Picture yourself as a good development director at a local college or university. (Or really any institution works.) You believe in your organization, you believe in their mission and culture and vision. You are good at your job.
A big donor comes to you and says they want to give $2 million to a big project, one that will be their “legacy.” That L-word is loaded, so let’s unpack it. What million-dollar givers is similar to what many other donors want: something tangible, something they can see accomplished, something they can physically, materially see accomplished. Certain types of giving are super “sexy.” Scholarships are another example. The donor gets to see a start and end-date for their investment, they can even get to meet the student their donation benefited. There is a very temporal, measurable result. “This student would not have gone to X school if it was not for my gift.” Great.
Imagine you, the development director, meeting with this donor who wants to give $2 million. Their idea is to build a new academic research facility for the major / department from which they graduated. Congratulations, your college basically just got a huge upgrade to the Economics Department, courtesy of the Smith Family. The new facility will be called the Smith Economic Building, and it’ll be beautiful. But wait…
That $2 million barely breaks ground. You have to spend a minimum of $8 million to actually make a decent building. What you find, months after these conversations have started, that the vision of an econ research building requires another $8 to $10 million in donations. Shit. You’re the development director, but you suddenly have this mega donor giving you a white elephant gift. It’s too late, too, since you have everyone in the college hearing about how you secured a $2 million gift. You, your whole team, the entire institution really, is chasing down a $8 million functional deficit brought on by a $2 million gift. You have to spend the next couple years scrambling, taking resources and energy from the entire institution to chase down the rest of the money. Without getting into more detail (you could leverage cash, maybe find another angel donor, maybe your school just borrows $10 million hoping that the new building attracts a boost in attendance) … you, the development director, will very likely be gone before the project is completed. You will leave with honors to a better job because you will be remembered as the one who secured that massive gift for the new Smith Building, and someone else will have to clean up your mess.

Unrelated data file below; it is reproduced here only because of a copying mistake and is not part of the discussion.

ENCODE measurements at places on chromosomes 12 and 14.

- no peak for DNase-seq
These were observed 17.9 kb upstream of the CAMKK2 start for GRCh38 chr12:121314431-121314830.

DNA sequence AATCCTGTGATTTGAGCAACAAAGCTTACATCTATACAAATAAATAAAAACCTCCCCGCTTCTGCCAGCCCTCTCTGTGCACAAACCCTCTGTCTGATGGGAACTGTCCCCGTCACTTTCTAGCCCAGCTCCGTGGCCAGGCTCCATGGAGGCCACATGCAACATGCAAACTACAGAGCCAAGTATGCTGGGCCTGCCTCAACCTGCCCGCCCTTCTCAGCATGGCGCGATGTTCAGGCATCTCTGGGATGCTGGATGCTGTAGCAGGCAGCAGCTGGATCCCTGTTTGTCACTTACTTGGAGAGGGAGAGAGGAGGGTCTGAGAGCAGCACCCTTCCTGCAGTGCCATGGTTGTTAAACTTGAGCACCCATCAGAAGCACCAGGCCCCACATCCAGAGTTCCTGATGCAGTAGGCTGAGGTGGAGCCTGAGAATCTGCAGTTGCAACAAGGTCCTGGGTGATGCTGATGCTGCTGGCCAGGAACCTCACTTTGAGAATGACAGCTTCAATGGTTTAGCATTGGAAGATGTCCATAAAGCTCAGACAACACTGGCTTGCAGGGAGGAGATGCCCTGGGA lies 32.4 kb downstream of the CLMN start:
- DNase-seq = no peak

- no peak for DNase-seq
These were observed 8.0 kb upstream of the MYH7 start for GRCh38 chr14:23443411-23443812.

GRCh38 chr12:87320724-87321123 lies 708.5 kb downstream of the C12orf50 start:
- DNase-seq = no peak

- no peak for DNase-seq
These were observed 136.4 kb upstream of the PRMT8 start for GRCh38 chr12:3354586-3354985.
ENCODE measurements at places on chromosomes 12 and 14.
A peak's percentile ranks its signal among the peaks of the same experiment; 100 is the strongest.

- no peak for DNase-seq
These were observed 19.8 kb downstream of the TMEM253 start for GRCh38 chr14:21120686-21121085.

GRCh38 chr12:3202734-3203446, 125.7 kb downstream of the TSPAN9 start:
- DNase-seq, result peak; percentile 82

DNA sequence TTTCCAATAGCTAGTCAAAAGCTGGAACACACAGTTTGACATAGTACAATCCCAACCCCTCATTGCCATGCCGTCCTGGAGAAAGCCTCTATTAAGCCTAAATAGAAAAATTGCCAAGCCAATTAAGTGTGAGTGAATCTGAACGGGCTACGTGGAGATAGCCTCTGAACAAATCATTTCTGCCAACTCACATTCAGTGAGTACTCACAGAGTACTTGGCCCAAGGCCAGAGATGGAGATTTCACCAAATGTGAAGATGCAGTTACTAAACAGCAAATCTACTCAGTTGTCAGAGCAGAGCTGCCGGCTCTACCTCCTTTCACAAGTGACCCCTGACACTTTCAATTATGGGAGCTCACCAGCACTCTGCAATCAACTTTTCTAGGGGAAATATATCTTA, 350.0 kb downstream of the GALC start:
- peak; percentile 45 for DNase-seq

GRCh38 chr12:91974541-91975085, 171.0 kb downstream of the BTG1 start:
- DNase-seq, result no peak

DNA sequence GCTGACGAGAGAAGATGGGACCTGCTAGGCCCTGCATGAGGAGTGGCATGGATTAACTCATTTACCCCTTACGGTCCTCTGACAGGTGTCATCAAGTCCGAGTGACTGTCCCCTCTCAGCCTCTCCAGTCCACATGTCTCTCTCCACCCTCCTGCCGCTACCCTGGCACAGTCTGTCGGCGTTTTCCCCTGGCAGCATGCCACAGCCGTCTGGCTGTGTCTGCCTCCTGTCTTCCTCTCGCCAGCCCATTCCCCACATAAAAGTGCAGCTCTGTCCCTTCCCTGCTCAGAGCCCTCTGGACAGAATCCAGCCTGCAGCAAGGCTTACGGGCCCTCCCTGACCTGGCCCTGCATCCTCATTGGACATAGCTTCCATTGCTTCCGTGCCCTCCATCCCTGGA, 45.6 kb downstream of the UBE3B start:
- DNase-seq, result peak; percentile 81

This pattern is repeated throughout churches, non-profits, educational institutions, and more. It isn’t a predatory process, but it may as well be. Rich people who come in and give massive gifts towards properties, facilities, and land, tend to be well-meaning. What happens is, organizations that were focused on serving and helping people are then refocused on the new thing. You can’t be about spiritual development and community when you have a multi-million dollar facility to maintain. You aren’t a youth outreach organization when you have a $100 million camp to maintain… and continually expand at the whims of your biggest donors. You aren’t about higher education when you are so focused on your buildings and expansion that every major of the quality of the education you provide drops.
It would take a special kind of conviction from a lot of people (the major donors, the development teams, the leaders in any given organization) to say “no.” In a thousand conversations about this tension, I think that most everyone involved ‘gets it.’ No major donor wants to give a white elephant, as I’ve defined it. No one wants to build a huge new facility that burdens students at the college with bloated tuition prices. No non-profit director wants to stick his predecessor with a massive facility maintenance cost over the next (forever) years. But it keeps happening. I suggest that Jesus was right when he said, you can’t serve two masters. “No one can serve two masters. Either you will hate the one and love the other, or you will be devoted to the one and despise the other. You cannot serve both God and money.” (Matt. 6:24)
First, I hope that someone reads this and is able to say, “thank God I’m not the only one that sees this.” The emperor has no clothes. It is raw, naked obvious whether an organization serves their stated purpose and vision (ie. helping people) or whether they serve money. The difference with a corporation, or a shareholder owned for-profit is that they are overtly profit-driven. That’s their design and purpose, that’s what they do, for better or worse. One of the hopes of the not-for-profit world is that they are able to prioritize differently. They aren’t supposed to be money hungry machines, and sometimes they aren’t. I see that higher education has gone so, so far away from being about “education” in their service and worship of money that it is hard to miss. With many non-profits, it is a bit harder to see. I believe that many non-profits are genuine in their vision, rather than bending and breaking for the almighty dollar. It’s hard, and it is possible to do. In my hypothetical development director scenario, serving a vision for education would mean saying “no” to a $2 million gift. Imagine how hard that would be.
My second hope is that you all can find the courage to serve people, and for those in ministry that you’d find the constitution and depth of faith to serve God, rather than serve money. You can say “no” to a major donor. You can say “no” to a lot of things that are counter to what is good, but may add to your bottom line. When saying “no” to money, I am suggesting that you may find yourself saying “yes” to God at the very same time.